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Heart Exorcise

While waiting for my cardiologist, I heard his comments with the patient in the room next to mine. The walls are very thin and so I was able to hear almost all of the conversation. Things weren’t going well for the patient. I could tell it was also very awkward for the doctor. He is fairly young, this doctor, in a field where he sees very sick people all day long.

I had seen the patient before in the waiting room. I suspected he had cancer by the color of his skin. It also looked like he had gone bald from chemotherapy. He was also being pushed around in a wheelchair and had oxygen. So there was far more than just heart problems going on here.

The doctor started off by saying “Sorry to hear about the diagnosis and stuff.” And then he asked the patient if he wanted to continue treatment he was on, assessing what was valuable and what wasn’t. With a stage four cancer diagnosis, you have to reassess everything. Some treatments are just more hassle than they are worth. Some are worthless. They had to make some hard decisions. Cure wasn’t an option. Just easing symptoms. Palliative care.

I thought how hard it has to be to be a doctor and go from patient to patient, from hard thing to hard thing. Of course he’s a cardiologist and people get sick and die. They’re not here because they’re well. I am one of the few patients who is well and is doing well. In part I go to a cardiologist because I want to stay well. But I am unusual. I believe in prevention, rather than cure.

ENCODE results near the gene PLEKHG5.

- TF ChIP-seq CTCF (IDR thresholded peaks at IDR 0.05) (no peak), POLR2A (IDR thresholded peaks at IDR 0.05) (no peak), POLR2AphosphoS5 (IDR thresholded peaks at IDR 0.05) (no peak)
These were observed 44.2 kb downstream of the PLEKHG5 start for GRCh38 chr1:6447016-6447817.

The doctor came to visit me next. He was in a rush and wanted to get right into the exam. I asked the doctor when we had a pause how he goes from one patient to another when it’s a hard thing. He looked at me briefly and he said “You just get used to it.” That really wasn’t what I was expecting. I was hoping he would say something useful like “I pray” or “I do yoga”. But he just said “You get used to it.”

I could see later that he was shaking. You don’t get used to it. You don’t get used to carrying heavy burdens. And when you know that someone you know, even if it’s just a patient and not someone you love, is going to die soon and in a ugly way then it’s a heavy thing to have to carry.

The only way of getting rid of these feelings that are hard is processing them. It’s not about ignoring them or about running away from them. That it is not dealing with them.

Hard feelings are just like having to go to the bathroom. We have to know what to do when we have that feeling in our body. Stress is the accumulation of a lot of hard feelings that have not been processed. Stress is like poop. If you don’t get rid of poop it will build up and you will become very sick. If you don’t get rid of the anger and the sadness and the fear it will back up and you will also become very sick. There are ways to process it at the time, but the best thing is to learn how to not store it at all.

I do that by my practice. Part of that is exercising and by eating well daily. I get enough sleep. I make sure that I am strong enough to be able to handle these feelings when they come to me. Praying and reading the Word daily helps too. When something does surprise or overwhelm me, I remember to return to my routine and my practice. I remember to pray. I remember to do yoga. I remember to do art. I remember to write.

When something extra difficult happens, not the everyday sort of stress, I make sure to set aside a little extra time to do all of those things. I may paint a painting specifically for that purpose. I may write a poem just on that issue. I’ll write more, even though I may not publish it. I have to process it or it will process me.

Think of a food processor – something is going to get ground up into little bits. I’d rather have some say as to what gets ground up. You don’t just “get used to it”. If you don’t process something hard, it will use you up and wear you out. It will wash you away until you are nothing.

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